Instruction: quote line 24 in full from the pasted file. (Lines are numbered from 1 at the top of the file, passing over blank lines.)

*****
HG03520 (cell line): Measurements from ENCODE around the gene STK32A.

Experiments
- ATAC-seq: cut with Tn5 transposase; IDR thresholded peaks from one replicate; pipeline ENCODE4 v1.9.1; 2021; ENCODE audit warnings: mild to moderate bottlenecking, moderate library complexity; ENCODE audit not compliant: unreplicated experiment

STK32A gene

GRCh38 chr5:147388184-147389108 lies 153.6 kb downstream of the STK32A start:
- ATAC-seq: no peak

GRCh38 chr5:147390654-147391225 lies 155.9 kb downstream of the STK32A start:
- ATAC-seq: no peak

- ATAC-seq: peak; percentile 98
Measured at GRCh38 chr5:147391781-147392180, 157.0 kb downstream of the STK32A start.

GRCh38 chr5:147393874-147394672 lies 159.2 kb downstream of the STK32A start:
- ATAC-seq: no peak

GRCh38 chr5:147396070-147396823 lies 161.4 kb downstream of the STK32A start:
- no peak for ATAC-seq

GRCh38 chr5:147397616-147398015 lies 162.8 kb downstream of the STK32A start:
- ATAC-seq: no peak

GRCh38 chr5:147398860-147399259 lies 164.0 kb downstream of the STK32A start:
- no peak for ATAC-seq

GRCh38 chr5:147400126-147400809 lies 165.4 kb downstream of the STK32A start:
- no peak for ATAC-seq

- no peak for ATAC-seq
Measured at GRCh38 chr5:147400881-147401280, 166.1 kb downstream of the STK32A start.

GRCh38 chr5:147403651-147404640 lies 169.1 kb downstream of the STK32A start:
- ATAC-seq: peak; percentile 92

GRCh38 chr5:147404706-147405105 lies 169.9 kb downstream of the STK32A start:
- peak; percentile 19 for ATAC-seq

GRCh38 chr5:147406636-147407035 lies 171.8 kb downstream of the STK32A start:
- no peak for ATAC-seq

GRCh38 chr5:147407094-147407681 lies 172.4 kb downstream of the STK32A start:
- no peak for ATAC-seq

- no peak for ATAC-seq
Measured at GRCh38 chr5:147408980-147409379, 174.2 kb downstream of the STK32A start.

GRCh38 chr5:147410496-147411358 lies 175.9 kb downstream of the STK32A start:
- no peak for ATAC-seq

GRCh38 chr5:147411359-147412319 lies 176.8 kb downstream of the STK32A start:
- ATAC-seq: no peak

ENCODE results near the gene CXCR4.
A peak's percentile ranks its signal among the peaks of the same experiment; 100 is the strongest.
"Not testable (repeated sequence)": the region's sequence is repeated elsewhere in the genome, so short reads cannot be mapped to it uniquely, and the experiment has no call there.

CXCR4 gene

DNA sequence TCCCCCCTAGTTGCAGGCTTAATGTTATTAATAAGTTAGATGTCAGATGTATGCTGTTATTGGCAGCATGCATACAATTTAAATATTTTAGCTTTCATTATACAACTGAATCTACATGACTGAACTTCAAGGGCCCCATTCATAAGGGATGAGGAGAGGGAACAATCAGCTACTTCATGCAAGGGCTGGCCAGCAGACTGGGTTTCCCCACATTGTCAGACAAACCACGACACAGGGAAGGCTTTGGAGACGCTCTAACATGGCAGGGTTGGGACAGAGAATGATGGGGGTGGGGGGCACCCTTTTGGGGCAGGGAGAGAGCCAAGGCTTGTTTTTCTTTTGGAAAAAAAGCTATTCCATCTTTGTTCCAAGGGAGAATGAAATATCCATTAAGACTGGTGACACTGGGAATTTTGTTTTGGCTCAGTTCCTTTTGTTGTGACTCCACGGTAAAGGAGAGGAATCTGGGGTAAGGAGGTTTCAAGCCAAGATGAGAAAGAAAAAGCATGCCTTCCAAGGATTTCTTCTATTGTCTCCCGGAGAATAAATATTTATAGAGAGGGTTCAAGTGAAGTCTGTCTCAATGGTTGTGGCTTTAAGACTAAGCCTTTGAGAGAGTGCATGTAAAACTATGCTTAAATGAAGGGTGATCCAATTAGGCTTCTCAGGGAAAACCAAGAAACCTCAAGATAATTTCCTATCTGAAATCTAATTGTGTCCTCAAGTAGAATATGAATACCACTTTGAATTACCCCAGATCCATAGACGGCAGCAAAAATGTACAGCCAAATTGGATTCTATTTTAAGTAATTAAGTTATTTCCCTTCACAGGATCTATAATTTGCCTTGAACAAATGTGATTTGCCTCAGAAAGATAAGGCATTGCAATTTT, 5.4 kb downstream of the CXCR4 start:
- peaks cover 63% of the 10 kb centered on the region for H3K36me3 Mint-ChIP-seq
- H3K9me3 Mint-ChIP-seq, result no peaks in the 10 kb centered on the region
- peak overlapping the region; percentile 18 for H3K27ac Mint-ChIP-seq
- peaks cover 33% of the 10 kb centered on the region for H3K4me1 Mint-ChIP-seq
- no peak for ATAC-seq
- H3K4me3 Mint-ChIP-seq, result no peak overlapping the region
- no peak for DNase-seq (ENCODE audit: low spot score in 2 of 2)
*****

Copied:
- ATAC-seq: peak; percentile 92